During WW2 the anti-aircraft guns serving the Harwich Gun Defended Area (GDA) were controlled from the Gun Operations Room (GOR) in a converted Martello Tower (Q Tower) in South Hill, Felixstowe. In about 1943 GOR’s were renamed Anti Aircraft Operations Rooms (AAOR)
After the war, anti aircraft defences were kept on minimum care and maintenance until 1949 when the threat from the East became very real.
In 1950 a rapid expansion in ant-aircraft defences was implemented with a plan to build purpose built AAOR’s covering all the GDA’s with a number of new and eventually automated gun sites.
The AAOR covering the Harwich GDA was to be built at Mistley but as an interim measure a temporary building was required. By this date the War Department preferred to use government owned property rather than requisitioned land so rather than reactivate the wartime Q Tower a new location at Landguard Fort in Felixtowe was selected.
The AAOR was not located in the fort itself but in ‘Left Battery’ one of the outlying Victorian gun batteries located close to the fort. Coastal artillery was already controlled from a plotting room inside the fort.
The Left Battery dates from the 1891 and consisted of three gun emplacements housing two 6-inch and one 10- inch guns set within a substantial earthwork. The 10-inch RBL utilised a Hydro-Pneumatic disappearing mount (similar to a Moncrieff) which required a very deep emplacement allowing the gun to be retracted below the top of the emplacement. The Hydro-Pneumatic emplacement was selected at the location for the AAOR. It was roofed over with a brick extension to the rear forming the front of the new building.
Inside two large rooms were provided one was the plotting room and the other the GPO frame room. These were access from a short corridor along the front of the building. The operations room had a circular plotting table in the centre of the room with a raised dais around two sides with four plotting positions overlooking the table. Each position had a 20 line keyboard set into the desk. From one of these positions the controller could view the activity on the plotting table and give orders to the gun sites in his sector.
The GPO room next door had a bank of batteries against the back wall with a battery charger and the Main Distribution Frame against the partition wall. A GPO apparatus rack stood in the middle of the room containing signaling units, keyboard speech circuits and telephone jack speech circuits.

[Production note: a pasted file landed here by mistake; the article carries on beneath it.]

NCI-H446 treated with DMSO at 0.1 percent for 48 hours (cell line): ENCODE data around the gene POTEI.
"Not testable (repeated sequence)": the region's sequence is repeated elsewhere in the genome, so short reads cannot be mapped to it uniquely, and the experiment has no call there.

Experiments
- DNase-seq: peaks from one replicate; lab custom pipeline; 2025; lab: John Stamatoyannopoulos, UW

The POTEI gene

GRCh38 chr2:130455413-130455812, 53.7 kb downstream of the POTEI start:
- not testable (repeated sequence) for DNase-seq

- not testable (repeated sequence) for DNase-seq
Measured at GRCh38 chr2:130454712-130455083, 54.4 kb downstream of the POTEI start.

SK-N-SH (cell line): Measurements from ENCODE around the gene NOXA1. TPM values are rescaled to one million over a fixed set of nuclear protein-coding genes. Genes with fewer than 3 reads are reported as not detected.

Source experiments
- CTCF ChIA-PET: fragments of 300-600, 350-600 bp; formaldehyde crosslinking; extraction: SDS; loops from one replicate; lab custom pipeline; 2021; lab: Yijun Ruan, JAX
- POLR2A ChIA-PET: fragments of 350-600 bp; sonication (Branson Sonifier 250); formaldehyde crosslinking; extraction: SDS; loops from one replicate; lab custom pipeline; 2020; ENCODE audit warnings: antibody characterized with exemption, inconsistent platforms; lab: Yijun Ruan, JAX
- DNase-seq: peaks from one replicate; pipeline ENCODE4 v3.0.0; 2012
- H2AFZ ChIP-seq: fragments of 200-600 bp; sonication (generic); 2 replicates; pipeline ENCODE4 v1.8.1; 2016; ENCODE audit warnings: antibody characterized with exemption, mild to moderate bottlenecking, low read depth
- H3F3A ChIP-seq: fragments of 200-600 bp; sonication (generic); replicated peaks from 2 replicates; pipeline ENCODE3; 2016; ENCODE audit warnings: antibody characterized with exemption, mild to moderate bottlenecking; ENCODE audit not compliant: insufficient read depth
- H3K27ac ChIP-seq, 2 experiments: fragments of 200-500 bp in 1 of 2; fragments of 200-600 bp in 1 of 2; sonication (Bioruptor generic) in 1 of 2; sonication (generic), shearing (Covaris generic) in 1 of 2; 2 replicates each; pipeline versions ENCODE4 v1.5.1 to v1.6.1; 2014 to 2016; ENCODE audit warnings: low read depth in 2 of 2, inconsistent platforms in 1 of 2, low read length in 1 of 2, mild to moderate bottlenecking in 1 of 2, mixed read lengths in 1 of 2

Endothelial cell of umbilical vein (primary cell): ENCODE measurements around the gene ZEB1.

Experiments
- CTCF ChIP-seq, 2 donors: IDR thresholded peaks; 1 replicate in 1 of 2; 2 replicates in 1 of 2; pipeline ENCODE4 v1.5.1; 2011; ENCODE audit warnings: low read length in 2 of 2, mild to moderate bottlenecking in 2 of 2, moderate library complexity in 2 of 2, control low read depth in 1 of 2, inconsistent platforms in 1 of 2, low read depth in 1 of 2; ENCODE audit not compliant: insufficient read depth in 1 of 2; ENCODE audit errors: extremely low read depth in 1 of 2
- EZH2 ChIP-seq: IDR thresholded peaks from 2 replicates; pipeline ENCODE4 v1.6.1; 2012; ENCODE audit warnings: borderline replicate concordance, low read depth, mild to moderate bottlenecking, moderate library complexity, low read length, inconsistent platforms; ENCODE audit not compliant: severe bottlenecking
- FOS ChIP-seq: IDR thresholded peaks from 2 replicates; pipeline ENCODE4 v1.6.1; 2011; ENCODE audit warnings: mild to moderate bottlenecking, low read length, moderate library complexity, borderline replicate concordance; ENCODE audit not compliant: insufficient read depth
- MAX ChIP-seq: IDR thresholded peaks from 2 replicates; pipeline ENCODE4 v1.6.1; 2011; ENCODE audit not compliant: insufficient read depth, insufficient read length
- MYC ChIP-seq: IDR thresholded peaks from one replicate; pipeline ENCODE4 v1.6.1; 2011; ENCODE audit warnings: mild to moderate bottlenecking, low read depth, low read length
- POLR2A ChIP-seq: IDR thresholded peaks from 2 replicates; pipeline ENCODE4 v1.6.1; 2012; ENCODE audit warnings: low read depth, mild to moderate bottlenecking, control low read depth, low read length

During the 1950’s the three emplacements of Left Battery were backfilled and earth was banked up at the rear. All that was visible were the aprons for the 6-inch emplacements and the roofed over 10-inch (the AAOR). Left Battery remained in this state until September 2000 when English Heritage began an archaeological dig, exposing the emplacements and their rears.
Once the earth was removed it was possible to enter the AAOR where a black painted board showed the layout of the Harwich and Felixstowe area anti aircraft guns was found. Each site was marked on this board and had indicator lamps which shoed if it was manned and/or firing. An anti gas door frame was also found in situ in the entrance passage.
The internal structure of the Hydro-Pneumatic emplacement could clearly still be seen with the internal curvature and overhand visible in both rooms and three ammunition recesses visible in a fourth room, accessed from the plotting room at the back of the AAOR. Inside the building was very wet and most of the woodwork rotten and beyond repair. Originally the walls were studded and covered in hardboard but most of this was found on the floor in a mushy state. With the exception of lighting fittings most of the electrical fittings, isolation switched and fuse boxes have survived on a panel in the plotting room.
The wooden plan of the surrounding gun sites has now been removed for safe keeping and restoration and there are plans to restore the AAOR at some time in the future and open it to the public but for now the building is without power and although much of the rubbish has been cleared away the rooms are still damp. The whole site is surrounded by a secure palisade fence.
The AAOR and its later replacement at Mistley controlled six heavy anti-aircraft batteries. Only one was emplaced with guns, the others being designated pre-surveyed sites. On declaration of an emergency mobile 3.7” guns would have been moved in along with Nissen huts for a control room and ammunition magazine; GPO and electricity cables were already in place.
The only fully fitted site was at Trimley Heath (HW2) at OS Grid Ref: TM275360 which was built between 1948 - 1950 and emplaced with four 5.25” guns. Today the site is virtually complete with control room, gun store, generator house, radar platform and the four gun pits three of which are filled in with rubbish.
The other five emplacements in the Harwich GDA were Royal Hospital (HW44) at TM161353, Shotley Street (HW44) at TM237345, Wix Abbey (HW46) at TM168292, Foulton Hall (HW47) at TM232285 and Walton Hall (HW48) at TM263243. These were all mobile sites and they have left no visible remains. When Mistley opened in 1953 the six sites were redesignated with a 6 prefix. E.g. HW45 became HW645.
All the sites were abandoned in 1956 on the abolition of Anti Aircraft Command.
- Bob Jenner
- Keith Ward
- Dave Wood, Landguard Fort Trust
- Tom Barrett